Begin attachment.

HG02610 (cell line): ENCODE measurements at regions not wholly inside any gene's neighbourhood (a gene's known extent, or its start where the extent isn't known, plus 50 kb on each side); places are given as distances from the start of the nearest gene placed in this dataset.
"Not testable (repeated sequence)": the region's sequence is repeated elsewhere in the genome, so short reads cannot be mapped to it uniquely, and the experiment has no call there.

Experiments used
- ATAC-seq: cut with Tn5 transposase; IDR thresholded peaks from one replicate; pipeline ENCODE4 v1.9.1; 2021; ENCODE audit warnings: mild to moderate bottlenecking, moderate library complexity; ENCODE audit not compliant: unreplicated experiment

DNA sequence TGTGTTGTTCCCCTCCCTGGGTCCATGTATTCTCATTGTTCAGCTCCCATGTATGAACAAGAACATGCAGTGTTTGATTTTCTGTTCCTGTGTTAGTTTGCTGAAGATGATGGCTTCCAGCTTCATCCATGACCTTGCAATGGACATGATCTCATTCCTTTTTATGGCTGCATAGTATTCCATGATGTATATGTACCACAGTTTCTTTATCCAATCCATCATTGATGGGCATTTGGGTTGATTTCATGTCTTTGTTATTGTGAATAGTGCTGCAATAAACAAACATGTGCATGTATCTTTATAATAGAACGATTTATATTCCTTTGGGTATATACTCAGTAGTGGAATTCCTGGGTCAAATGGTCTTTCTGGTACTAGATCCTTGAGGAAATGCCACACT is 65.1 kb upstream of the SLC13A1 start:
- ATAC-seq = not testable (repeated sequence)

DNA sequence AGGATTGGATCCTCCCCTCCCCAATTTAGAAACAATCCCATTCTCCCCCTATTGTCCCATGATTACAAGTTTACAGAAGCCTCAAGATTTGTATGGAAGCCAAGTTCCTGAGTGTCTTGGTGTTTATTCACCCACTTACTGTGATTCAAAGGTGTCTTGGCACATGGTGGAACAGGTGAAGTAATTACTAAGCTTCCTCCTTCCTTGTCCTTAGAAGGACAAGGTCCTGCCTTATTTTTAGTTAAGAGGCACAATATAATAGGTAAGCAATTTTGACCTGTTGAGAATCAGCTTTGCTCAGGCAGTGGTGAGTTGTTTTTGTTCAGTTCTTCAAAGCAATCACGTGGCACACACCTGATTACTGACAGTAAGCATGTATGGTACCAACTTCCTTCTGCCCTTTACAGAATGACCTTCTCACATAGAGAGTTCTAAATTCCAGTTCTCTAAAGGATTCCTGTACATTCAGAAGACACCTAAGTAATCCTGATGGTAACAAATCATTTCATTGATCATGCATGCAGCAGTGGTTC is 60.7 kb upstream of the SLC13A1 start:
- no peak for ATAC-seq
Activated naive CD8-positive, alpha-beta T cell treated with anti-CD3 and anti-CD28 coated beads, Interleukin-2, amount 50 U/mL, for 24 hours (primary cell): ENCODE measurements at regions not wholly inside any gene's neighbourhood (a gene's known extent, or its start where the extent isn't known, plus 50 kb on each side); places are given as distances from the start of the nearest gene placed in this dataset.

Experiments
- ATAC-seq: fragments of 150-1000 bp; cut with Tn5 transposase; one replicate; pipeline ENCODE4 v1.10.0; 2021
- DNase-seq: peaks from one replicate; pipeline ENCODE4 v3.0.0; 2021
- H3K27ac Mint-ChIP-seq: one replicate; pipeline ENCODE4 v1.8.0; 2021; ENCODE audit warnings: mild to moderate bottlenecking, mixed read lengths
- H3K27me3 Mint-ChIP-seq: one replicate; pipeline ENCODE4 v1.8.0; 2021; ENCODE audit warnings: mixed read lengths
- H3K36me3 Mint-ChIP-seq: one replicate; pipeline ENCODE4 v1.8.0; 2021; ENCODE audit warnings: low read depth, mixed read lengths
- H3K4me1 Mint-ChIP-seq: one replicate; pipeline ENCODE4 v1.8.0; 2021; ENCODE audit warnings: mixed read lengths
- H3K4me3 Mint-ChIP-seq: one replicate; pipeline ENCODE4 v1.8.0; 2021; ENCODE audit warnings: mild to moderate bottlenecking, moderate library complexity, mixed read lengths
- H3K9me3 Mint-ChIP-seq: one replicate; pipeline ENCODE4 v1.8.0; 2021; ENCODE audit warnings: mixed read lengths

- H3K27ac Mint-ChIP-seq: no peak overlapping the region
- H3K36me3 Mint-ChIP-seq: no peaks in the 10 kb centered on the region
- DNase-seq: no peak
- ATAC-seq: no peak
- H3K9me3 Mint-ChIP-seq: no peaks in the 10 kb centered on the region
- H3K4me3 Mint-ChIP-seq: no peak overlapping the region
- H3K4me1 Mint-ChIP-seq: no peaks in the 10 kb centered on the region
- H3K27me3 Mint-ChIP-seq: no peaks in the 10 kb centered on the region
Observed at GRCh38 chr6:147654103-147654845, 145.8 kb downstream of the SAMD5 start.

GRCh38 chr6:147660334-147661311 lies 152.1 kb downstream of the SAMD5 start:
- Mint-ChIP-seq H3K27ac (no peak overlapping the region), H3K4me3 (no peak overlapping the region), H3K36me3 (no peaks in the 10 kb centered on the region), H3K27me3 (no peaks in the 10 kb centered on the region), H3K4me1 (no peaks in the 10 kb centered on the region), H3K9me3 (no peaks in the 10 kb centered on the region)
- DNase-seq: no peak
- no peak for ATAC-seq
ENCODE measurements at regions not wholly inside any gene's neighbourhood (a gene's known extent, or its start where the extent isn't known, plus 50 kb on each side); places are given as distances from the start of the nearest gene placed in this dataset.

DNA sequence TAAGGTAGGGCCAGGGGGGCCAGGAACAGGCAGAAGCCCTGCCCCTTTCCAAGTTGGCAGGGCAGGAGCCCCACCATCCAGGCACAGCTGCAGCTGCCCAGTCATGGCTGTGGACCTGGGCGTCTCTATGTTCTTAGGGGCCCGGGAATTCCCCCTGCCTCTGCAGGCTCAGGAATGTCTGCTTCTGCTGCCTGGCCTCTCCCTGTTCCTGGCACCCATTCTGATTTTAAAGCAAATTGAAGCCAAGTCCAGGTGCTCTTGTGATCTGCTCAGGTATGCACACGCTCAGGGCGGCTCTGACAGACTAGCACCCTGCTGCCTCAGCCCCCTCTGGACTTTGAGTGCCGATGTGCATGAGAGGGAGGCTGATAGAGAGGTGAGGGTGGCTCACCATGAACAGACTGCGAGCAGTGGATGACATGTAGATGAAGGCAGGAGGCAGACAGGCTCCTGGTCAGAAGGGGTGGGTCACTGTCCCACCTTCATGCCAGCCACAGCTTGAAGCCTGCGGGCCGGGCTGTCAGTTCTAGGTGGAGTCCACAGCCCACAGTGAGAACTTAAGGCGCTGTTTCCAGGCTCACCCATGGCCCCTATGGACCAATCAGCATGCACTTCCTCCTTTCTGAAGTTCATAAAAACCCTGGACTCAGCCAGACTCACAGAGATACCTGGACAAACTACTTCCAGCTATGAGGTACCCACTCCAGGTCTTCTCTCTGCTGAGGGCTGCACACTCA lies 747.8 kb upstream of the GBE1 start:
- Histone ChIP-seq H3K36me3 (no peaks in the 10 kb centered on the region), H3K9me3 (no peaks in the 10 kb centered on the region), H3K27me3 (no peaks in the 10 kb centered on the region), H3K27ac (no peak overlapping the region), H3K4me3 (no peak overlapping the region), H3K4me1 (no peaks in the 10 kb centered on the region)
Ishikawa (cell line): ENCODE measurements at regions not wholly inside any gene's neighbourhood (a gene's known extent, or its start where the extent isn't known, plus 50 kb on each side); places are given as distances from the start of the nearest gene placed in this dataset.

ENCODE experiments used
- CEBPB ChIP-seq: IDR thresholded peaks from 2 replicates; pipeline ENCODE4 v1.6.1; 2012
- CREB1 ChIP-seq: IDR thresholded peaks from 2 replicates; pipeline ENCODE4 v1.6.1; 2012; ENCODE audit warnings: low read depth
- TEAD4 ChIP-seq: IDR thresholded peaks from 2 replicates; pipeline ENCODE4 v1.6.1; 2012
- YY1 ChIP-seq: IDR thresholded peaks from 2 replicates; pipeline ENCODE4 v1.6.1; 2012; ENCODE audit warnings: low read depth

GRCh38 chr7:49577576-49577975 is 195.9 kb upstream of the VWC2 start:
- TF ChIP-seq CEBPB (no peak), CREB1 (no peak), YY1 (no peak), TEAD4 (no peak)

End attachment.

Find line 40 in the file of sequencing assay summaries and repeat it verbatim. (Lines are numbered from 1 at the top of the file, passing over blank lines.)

- YY1 ChIP-seq: IDR thresholded peaks from 2 replicates; pipeline ENCODE4 v1.6.1; 2012; ENCODE audit warnings: low read depth